The Trouble with

Timestamps


In traditional digital timestamping systems, networks provide a system time such that data can be time stamped with the year, month, day, hour, minute, and second. This time is then appended to the data in question, and then the entire record is digitally signed to "seal it up". Figure 2 ­ System Time Stamps shows the relationship between the system clock and the time stamp associated with each piece of signed data.

Timestamp













Presumably the time stamp indicates a particular sequence of events, and implies when the digital signatures were generated. However, note that system-generated time stamps aren't independent of the data generation, or the digital signature generation processes.

The system clock, via the local or wide area network, may be synchronized to a national measurement institute whose clock is calibrated to theinternational time authority Bureau International des Poids et Mesures (BIPM) located in France. In the United States, the recognized national measurement institutes are the National Institute of Standards and Technology (NIST) and the United States Naval Observatory (USNO). Figure 3 ­ US National Measurement Institutes shows the relationship of the various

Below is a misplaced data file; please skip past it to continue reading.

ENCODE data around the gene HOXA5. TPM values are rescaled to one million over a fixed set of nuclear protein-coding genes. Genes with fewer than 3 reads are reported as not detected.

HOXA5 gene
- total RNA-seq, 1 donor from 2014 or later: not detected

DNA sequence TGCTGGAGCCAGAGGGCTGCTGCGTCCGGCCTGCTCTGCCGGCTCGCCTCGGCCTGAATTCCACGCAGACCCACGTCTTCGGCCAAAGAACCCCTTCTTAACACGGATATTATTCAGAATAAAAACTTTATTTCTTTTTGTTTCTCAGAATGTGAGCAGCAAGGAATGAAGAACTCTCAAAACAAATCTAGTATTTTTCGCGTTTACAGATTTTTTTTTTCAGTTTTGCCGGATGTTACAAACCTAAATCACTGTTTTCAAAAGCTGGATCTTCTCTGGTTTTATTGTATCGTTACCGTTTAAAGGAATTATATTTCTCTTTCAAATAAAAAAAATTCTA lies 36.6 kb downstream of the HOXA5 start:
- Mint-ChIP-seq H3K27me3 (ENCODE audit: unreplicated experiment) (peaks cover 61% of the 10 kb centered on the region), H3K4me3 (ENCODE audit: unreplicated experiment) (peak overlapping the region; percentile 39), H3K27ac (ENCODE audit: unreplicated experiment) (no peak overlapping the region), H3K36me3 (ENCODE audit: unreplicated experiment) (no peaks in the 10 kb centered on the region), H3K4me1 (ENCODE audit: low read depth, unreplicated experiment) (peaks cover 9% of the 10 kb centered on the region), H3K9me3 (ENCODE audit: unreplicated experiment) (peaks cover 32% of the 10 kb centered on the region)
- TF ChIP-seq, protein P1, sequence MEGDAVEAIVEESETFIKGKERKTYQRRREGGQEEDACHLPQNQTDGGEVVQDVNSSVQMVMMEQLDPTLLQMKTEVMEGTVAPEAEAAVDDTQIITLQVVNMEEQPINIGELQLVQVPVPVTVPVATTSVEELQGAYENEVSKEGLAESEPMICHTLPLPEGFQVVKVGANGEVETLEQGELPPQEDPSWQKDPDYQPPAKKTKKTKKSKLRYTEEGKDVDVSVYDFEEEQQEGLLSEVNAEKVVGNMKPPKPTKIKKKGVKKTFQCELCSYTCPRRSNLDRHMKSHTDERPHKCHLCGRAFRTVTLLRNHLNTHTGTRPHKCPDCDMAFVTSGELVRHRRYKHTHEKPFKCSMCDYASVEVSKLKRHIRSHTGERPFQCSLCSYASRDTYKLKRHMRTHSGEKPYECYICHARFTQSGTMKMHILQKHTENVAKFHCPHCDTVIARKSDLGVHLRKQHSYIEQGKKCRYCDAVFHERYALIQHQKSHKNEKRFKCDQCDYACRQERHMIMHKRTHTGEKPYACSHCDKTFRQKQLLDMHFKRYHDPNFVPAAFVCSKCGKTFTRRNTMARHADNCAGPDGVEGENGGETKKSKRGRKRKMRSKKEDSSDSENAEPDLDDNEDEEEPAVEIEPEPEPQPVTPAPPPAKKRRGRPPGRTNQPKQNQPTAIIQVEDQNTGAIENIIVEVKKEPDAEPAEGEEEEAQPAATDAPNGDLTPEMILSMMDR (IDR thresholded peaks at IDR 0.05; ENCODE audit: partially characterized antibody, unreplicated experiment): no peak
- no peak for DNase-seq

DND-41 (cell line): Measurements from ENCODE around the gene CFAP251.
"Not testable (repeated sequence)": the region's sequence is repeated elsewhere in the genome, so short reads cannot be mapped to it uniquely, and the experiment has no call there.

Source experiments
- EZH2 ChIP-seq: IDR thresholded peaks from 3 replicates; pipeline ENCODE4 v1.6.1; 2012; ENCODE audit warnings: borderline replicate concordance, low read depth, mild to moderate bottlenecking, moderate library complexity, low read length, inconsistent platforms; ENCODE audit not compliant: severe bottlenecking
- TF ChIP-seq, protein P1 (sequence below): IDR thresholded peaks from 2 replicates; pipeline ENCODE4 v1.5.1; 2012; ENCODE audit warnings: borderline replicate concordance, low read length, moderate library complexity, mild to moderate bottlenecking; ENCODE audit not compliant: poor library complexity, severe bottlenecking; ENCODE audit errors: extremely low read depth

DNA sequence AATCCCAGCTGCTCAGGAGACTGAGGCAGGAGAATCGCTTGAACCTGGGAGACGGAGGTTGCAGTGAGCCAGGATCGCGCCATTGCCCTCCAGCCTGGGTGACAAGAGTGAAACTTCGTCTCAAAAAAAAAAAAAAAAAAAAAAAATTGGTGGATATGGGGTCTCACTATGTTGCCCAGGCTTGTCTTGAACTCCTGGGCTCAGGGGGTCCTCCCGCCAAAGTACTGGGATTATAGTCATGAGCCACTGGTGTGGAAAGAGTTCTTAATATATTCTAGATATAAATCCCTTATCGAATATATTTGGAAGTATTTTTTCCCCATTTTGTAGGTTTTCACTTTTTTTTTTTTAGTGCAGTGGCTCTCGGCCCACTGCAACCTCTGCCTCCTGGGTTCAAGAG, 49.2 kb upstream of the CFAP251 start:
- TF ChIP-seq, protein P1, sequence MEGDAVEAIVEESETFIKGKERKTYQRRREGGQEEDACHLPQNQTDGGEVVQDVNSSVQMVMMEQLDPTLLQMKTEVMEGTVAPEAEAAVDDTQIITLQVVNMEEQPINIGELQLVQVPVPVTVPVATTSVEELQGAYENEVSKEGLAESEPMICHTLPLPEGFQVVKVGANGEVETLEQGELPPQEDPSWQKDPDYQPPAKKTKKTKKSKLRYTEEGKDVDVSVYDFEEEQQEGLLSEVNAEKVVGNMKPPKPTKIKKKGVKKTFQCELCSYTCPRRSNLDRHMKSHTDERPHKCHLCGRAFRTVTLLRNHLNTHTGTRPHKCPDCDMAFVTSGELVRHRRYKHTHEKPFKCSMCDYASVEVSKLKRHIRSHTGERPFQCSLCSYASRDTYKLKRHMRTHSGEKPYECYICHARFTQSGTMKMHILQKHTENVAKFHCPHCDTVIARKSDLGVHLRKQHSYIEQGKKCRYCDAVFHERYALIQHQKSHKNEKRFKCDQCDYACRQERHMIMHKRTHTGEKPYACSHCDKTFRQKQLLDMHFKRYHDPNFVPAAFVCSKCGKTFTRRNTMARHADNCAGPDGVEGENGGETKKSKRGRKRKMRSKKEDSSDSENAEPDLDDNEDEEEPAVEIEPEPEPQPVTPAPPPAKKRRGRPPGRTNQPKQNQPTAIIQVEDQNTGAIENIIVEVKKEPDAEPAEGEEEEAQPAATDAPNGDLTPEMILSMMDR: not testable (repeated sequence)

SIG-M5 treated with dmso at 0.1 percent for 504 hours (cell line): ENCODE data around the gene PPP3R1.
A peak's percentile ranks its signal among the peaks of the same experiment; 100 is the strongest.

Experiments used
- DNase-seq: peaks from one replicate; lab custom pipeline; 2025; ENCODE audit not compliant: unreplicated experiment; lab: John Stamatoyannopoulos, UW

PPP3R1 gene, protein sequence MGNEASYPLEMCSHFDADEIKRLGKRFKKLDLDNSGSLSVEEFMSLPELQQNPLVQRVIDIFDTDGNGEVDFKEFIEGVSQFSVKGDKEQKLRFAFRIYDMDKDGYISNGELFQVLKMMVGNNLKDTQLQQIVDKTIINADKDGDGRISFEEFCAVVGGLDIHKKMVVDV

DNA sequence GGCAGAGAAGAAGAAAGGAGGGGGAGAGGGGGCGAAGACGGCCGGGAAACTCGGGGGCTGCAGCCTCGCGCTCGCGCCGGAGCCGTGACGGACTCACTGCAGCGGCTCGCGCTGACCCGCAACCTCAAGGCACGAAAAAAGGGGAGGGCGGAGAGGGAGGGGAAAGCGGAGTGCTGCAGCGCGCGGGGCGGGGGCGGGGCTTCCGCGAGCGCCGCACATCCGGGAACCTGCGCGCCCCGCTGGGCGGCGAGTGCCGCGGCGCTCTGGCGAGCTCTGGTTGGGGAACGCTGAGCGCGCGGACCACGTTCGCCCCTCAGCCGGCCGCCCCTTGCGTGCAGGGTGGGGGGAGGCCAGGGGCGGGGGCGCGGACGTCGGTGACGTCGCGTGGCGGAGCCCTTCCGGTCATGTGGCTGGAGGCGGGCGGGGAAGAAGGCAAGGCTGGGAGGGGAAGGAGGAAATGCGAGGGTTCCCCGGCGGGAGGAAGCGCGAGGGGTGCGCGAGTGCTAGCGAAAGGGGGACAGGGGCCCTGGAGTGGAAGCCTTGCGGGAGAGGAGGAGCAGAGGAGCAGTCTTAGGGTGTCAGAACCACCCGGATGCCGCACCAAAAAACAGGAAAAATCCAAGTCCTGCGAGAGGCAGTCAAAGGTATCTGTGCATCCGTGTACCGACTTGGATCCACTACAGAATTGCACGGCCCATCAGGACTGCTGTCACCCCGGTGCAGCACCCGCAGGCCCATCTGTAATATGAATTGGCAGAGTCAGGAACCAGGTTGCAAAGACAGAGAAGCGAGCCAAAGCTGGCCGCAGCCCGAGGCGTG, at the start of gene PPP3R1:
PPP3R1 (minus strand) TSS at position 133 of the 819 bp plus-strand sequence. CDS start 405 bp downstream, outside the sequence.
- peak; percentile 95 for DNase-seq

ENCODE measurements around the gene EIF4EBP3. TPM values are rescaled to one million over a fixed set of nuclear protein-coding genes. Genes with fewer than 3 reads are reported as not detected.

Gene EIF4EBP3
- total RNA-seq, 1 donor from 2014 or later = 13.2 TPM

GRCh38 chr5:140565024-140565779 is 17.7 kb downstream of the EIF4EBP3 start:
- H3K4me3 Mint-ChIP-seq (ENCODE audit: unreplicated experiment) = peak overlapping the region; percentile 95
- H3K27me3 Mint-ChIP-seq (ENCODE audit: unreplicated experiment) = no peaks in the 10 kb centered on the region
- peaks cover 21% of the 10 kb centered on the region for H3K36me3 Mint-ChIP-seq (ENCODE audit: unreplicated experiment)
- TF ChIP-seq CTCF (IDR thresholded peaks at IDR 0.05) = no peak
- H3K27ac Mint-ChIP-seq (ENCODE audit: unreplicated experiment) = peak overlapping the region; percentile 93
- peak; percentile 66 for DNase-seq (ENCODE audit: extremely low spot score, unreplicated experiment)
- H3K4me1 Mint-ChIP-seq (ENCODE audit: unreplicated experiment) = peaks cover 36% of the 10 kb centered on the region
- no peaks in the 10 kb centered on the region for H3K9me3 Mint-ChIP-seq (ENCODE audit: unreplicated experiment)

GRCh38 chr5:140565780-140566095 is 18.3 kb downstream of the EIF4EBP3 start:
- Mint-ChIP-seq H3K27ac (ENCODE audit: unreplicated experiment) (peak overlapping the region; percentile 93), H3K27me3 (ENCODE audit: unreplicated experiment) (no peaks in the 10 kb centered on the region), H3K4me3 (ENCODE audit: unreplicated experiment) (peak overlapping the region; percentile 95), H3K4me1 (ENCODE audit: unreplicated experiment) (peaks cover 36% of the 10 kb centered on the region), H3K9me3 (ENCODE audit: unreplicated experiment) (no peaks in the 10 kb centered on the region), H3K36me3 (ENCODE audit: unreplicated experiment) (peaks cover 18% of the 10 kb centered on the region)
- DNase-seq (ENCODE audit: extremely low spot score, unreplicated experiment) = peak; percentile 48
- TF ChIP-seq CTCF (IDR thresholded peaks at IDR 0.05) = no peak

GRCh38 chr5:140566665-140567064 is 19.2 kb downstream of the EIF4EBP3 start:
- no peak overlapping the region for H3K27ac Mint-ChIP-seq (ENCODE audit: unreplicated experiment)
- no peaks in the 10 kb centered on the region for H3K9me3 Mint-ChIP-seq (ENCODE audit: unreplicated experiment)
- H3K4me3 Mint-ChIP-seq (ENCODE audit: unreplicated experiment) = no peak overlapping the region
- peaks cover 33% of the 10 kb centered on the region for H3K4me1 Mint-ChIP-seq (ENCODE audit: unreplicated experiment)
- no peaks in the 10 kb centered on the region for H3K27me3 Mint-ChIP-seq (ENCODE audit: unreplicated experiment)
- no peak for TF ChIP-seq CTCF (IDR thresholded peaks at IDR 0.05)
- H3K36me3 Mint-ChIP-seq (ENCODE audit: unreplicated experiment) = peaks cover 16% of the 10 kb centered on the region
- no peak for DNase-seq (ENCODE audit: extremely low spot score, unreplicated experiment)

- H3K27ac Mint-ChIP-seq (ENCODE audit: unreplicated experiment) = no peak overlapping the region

NIST timing services.

Time Stamp
Timestamps Based on Digital Signatures Can't Be Trusted
The problem is, of course, that the system administrator can reset the system clock to any value he or she likes. We can generate timestamps that have nothing to do with the actual "real" time that the data was signed. For example, in the figure below, we've manipulated the system clock so that three pieces of data, signed at different times, have three identical (false) timestamps.

Timestamping













Now we've got three versions of the same data with the same time stamp; and despite the presence of a legitimate digital signature, any "relying party" can no longer have confidence in the data. We have no practical method to distinguish between the three data versions, and no method to even sequence the versions correctly. That's because digital signatures are time-insensitive. In other words, we can't trust timestamps just because they're digitally signed.

In order for us to be able to distinguish between the versions and trust the digital signatures, we need a different approach. We need a mechanism to generate verifiable timestamps that are independent of the digital signature. This is called a trusted time stamp.

Next Page: Trusted Time Stamps
 
 

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